Administration can't help if Supreme Court kills Obamacare subsidies

Toobin: Court appears split on Obamacare
Toobin: Court appears split on Obamacare

It will be up to state officials and Congress to help consumers who can't afford health insurance if the Supreme Court strikes down health law subsidies for millions of Americans, Health Secretary Sylvia Burwell said.

"The critical decisions will sit with the Congress and states and governors to determine if those subsidies are available," Burwell told the House Ways and Means Committee on Wednesday.

The secretary told Congress earlier this year that the administration has no authority to undo "massive damage" that would come if the court invalidates the subsidies in the online exchanges that the federal government operates in about three dozen states.

The court is expected to issue a ruling in the case, King v. Burwell, by the end of this month. More than 6 million people could lose those payments and many more residents could see their premiums increase because of the havoc the loss of subsidies would cause in the market.

Related: 10.2 million people are actually paying for Obamacare

The challengers argue that one clause in the law says those federal payments would be available to consumers only in states that run their own exchanges. But the administration has argued the legislative intent was to make subsidies available to customers in every state, regardless of how its exchange was established.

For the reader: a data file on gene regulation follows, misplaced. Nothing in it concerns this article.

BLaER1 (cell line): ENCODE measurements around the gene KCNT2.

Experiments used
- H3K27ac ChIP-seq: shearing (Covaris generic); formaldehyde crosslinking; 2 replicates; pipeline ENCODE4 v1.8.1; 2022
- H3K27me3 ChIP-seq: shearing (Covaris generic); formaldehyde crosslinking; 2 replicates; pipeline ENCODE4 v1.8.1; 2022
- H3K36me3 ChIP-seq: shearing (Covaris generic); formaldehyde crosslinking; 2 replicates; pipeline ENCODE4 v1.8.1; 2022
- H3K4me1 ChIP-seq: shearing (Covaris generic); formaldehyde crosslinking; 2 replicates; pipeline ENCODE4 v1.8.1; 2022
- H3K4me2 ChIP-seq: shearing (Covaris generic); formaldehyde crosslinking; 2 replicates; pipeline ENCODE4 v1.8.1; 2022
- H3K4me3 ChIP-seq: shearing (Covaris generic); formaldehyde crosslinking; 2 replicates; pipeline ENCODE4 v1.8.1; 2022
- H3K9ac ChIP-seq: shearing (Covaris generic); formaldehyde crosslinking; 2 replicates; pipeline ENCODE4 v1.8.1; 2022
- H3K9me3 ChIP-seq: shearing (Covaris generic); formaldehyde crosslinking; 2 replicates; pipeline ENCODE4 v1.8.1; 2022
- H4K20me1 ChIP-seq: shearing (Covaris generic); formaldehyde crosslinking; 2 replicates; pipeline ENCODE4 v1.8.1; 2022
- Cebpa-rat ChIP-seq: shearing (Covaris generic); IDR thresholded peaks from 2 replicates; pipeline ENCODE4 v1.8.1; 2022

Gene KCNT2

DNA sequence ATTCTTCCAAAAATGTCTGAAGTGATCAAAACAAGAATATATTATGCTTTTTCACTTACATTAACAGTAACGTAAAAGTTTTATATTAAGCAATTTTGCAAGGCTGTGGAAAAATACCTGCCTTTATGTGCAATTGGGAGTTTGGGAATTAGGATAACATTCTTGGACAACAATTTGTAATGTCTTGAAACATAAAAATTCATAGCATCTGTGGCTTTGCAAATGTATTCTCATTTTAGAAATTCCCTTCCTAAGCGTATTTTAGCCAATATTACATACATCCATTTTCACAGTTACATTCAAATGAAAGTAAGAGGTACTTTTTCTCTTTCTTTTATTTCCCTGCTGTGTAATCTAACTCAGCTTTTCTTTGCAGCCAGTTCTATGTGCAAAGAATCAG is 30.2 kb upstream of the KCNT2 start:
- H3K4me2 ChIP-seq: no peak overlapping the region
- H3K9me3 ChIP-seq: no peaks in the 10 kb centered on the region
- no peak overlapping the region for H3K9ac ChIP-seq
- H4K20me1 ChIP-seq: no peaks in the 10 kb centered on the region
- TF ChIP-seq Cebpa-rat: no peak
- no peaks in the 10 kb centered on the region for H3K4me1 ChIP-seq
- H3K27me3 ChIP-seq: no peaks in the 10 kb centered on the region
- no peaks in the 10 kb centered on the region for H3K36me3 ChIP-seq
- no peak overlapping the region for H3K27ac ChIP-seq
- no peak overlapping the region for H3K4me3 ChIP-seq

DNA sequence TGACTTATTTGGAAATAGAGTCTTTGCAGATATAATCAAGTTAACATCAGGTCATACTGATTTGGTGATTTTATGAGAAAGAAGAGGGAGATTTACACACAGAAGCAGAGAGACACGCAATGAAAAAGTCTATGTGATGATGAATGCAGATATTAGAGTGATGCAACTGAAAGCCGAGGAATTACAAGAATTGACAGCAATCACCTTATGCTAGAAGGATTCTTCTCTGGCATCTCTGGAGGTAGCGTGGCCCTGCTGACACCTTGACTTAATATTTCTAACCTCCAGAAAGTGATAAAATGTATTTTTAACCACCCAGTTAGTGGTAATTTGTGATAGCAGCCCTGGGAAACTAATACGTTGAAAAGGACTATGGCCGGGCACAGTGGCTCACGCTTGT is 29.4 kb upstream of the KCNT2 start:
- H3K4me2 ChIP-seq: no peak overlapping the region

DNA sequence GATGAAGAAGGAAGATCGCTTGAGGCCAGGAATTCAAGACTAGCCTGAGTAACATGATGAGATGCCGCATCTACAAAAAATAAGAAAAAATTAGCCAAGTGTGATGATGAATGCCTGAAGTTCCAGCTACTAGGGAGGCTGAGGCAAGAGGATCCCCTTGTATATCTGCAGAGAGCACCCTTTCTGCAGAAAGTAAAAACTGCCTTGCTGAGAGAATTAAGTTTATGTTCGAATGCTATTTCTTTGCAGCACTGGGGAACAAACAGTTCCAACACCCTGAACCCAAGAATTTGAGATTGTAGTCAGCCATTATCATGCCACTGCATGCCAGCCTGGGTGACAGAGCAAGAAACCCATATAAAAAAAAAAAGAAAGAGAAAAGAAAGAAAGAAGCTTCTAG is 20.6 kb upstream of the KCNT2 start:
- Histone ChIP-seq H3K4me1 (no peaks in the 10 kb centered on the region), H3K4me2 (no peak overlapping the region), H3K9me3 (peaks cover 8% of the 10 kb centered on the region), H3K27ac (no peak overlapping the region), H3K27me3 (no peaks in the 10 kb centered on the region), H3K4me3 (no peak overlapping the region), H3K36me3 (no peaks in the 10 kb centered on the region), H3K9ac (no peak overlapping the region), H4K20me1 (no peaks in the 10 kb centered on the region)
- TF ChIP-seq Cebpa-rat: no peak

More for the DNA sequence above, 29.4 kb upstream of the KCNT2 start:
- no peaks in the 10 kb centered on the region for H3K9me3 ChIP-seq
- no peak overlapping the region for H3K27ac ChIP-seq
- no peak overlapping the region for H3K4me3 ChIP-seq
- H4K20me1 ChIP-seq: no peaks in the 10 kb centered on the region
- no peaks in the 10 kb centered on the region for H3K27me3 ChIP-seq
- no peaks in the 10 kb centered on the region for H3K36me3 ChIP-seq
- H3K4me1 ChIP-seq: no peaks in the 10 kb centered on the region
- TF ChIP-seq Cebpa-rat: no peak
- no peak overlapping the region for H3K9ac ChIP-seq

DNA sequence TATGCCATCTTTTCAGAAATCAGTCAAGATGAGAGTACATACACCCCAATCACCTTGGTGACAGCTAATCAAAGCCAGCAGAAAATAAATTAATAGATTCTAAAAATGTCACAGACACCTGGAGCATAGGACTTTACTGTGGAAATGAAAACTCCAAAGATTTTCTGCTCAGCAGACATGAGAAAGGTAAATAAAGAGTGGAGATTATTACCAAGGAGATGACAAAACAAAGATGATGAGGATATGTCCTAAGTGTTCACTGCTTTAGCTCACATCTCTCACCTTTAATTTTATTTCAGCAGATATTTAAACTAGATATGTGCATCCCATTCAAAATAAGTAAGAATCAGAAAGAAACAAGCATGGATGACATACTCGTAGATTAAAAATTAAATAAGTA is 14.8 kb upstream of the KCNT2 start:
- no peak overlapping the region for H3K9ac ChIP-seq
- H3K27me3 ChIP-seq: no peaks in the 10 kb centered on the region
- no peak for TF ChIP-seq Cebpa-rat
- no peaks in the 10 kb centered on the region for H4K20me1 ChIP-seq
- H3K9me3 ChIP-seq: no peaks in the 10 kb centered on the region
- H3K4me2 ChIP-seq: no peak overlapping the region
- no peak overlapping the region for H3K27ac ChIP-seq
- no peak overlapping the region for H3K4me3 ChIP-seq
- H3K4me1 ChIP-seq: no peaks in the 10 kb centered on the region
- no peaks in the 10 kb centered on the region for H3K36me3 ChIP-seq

During the hearing, Republicans pressed Burwell to indicate what type of legislation President Barack Obama might sign to restore subsidies if the court rules for the challengers. Many Republican lawmakers have acknowledged that they would like to find a way to offer a temporary option to help consumers, but they have failed to coalesce around a specific proposal.

Related: Obama questions why Supreme Court took up Obamacare challenge

Burwell said while the administration would be open to considering alternatives that make health care more affordable and accessible, the president would not sign legislation from Republican Senator Ron Johnson of Wisconsin. That bill would maintain the subsidies for current beneficiaries through August 2017 but repeal the health law's requirements that most individuals get coverage, that larger businesses offer insurance to their workers or pay a penalty and that plans provide specific types of benefits.

"Something that repeals the Affordable Care Act is not something the president will sign," Burwell said.

A recent report from the American Academy of Actuaries said some changes favored by Johnson and other Republicans, such as eliminating the individual mandate, "could threaten the viability" of the health insurance market for individual plans.

Related: Obamacare sticker shock: Big rate hikes proposed for 2016

Echoing comments she made last week, Burwell said the administration will work with states to help mitigate the consequences for consumers if the Supreme Court ruled against federal subsidies.

Kaiser Health News (KHN) is a national health policy news service. It is an editorially independent program of the Henry J. Kaiser Family Foundation.

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